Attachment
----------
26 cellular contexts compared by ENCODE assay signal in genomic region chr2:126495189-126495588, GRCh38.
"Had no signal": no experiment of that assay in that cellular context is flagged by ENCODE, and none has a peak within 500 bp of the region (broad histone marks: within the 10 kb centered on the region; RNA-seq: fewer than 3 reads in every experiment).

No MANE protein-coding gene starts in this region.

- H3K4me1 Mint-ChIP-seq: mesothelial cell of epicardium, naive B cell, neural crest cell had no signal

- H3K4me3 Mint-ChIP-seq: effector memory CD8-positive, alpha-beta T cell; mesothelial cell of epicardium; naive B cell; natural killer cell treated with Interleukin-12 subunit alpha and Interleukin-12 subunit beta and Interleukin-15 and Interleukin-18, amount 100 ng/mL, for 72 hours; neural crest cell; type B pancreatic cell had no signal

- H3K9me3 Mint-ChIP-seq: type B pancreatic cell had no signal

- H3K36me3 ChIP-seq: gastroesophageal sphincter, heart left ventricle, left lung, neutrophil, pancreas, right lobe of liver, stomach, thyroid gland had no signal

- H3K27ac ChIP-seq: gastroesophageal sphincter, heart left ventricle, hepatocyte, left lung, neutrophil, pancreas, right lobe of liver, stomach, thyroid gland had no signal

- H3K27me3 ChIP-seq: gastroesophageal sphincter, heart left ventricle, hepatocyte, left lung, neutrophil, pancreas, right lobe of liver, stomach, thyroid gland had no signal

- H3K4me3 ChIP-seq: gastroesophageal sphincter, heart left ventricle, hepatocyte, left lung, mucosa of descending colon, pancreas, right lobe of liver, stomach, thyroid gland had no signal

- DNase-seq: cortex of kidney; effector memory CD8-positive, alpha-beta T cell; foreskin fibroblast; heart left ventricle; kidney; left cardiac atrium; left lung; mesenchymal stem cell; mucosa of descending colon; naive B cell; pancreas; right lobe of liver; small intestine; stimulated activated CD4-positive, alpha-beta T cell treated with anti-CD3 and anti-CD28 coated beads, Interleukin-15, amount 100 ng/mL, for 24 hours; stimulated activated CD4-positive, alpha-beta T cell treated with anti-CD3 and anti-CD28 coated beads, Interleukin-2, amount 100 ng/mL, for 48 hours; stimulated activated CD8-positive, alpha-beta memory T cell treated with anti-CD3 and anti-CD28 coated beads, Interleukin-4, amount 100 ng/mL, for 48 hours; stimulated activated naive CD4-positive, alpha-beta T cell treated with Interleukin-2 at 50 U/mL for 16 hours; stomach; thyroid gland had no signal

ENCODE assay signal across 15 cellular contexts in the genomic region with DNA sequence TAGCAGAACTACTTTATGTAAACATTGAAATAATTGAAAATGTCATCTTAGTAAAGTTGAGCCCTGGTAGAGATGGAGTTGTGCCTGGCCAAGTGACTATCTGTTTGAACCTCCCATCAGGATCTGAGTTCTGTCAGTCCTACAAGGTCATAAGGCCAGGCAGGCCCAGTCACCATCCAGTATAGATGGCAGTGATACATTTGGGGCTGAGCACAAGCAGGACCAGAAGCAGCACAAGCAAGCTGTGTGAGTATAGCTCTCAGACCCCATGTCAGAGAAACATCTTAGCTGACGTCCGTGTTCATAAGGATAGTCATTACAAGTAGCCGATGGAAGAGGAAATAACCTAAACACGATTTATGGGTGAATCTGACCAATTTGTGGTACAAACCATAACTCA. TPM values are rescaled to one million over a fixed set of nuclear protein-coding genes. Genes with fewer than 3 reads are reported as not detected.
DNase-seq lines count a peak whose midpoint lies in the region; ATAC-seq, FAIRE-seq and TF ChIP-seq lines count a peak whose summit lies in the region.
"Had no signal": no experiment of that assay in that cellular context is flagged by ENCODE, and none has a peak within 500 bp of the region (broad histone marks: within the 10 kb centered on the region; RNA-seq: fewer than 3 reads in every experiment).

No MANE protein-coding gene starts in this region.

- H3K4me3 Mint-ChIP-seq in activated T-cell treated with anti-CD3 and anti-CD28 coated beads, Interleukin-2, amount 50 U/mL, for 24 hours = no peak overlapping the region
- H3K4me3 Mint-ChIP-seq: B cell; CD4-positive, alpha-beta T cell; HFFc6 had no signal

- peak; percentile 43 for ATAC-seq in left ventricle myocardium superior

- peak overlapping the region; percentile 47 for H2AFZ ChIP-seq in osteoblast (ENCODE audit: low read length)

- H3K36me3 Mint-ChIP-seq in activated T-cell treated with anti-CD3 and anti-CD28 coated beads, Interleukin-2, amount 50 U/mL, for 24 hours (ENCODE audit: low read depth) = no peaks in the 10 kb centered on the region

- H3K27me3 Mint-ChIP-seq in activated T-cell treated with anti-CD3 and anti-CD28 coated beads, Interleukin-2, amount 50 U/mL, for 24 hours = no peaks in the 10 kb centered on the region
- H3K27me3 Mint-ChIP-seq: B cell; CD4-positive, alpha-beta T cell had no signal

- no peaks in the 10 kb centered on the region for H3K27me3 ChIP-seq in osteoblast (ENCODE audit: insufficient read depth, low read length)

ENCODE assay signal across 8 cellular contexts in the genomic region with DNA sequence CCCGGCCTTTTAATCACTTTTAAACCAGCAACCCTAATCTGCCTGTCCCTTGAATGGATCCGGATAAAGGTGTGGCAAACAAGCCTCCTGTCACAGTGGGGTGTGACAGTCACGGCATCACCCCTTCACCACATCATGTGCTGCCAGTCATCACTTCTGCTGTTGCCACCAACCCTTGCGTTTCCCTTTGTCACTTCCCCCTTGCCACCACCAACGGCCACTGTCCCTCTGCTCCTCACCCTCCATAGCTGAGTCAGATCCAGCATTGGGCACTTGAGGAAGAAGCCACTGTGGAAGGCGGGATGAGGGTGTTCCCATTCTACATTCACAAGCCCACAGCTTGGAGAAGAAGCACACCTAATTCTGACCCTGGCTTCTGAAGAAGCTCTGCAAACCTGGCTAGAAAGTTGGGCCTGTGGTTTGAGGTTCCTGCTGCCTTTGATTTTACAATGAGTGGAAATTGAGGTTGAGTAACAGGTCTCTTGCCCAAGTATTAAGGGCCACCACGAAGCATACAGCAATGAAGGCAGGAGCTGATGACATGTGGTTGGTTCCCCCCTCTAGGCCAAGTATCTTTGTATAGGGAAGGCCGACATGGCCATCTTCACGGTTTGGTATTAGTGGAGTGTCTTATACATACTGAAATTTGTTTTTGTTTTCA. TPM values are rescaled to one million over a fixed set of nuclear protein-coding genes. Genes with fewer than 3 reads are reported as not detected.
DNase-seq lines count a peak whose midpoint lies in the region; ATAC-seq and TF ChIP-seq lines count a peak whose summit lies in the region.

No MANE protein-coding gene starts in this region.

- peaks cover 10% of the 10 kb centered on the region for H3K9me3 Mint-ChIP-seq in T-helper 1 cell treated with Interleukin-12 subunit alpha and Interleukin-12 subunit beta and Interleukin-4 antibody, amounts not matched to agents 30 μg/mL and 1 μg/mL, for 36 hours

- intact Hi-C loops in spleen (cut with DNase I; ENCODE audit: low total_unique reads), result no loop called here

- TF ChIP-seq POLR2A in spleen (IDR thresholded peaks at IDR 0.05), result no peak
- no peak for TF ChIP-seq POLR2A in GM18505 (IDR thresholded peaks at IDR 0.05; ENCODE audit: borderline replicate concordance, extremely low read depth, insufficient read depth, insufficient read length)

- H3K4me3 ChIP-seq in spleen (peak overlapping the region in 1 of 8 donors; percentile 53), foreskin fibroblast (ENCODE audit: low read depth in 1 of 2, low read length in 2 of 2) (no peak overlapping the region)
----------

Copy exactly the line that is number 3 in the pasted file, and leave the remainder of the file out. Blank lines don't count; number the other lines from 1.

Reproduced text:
No MANE protein-coding gene starts in this region.